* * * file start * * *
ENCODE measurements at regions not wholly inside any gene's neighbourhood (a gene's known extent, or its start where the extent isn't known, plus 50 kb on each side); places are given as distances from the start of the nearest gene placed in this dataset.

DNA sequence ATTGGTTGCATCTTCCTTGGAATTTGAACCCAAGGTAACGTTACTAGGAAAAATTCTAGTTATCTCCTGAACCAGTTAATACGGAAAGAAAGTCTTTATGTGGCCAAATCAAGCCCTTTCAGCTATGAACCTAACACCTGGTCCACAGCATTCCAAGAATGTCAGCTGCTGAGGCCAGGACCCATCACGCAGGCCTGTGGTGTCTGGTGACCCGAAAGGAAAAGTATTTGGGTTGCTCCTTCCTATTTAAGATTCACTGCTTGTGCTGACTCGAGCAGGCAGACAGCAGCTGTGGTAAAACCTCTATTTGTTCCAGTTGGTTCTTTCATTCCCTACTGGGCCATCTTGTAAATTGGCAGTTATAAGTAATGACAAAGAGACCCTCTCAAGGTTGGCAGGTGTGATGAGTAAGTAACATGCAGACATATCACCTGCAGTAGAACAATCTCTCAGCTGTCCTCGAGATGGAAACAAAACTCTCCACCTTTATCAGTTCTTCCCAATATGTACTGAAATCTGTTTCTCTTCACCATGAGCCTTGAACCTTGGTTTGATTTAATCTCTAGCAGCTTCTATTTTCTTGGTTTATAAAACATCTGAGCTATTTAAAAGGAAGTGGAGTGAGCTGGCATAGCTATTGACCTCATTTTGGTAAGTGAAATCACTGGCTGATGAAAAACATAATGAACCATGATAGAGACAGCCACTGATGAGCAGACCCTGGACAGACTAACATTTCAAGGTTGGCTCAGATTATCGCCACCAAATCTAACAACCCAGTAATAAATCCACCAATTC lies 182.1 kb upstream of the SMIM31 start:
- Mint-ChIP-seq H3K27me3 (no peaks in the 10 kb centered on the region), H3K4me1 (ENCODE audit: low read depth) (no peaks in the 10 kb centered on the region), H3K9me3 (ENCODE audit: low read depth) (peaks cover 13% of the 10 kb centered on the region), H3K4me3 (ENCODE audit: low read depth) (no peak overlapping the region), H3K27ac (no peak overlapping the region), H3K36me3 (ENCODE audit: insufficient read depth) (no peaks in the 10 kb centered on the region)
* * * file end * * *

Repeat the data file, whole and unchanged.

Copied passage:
ENCODE measurements at regions not wholly inside any gene's neighbourhood (a gene's known extent, or its start where the extent isn't known, plus 50 kb on each side); places are given as distances from the start of the nearest gene placed in this dataset.

DNA sequence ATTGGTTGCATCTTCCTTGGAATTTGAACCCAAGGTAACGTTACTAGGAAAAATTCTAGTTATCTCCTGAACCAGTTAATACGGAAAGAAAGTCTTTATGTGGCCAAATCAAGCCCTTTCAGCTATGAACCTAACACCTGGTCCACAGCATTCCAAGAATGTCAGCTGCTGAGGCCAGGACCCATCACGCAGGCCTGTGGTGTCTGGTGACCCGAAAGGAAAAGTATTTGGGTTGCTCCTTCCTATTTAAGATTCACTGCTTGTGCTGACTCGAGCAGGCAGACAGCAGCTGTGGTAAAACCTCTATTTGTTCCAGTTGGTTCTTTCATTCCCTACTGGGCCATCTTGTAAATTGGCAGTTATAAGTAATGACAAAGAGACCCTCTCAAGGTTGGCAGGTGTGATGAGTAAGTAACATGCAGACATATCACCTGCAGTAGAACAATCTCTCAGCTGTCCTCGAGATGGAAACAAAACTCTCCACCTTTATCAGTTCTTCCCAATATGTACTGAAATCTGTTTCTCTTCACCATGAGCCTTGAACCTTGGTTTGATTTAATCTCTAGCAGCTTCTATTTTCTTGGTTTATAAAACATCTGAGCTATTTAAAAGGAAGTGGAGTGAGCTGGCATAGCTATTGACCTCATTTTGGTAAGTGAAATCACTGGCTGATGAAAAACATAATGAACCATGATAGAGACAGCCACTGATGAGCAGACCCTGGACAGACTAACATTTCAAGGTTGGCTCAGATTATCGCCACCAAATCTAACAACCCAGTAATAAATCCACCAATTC lies 182.1 kb upstream of the SMIM31 start:
- Mint-ChIP-seq H3K27me3 (no peaks in the 10 kb centered on the region), H3K4me1 (ENCODE audit: low read depth) (no peaks in the 10 kb centered on the region), H3K9me3 (ENCODE audit: low read depth) (peaks cover 13% of the 10 kb centered on the region), H3K4me3 (ENCODE audit: low read depth) (no peak overlapping the region), H3K27ac (no peak overlapping the region), H3K36me3 (ENCODE audit: insufficient read depth) (no peaks in the 10 kb centered on the region)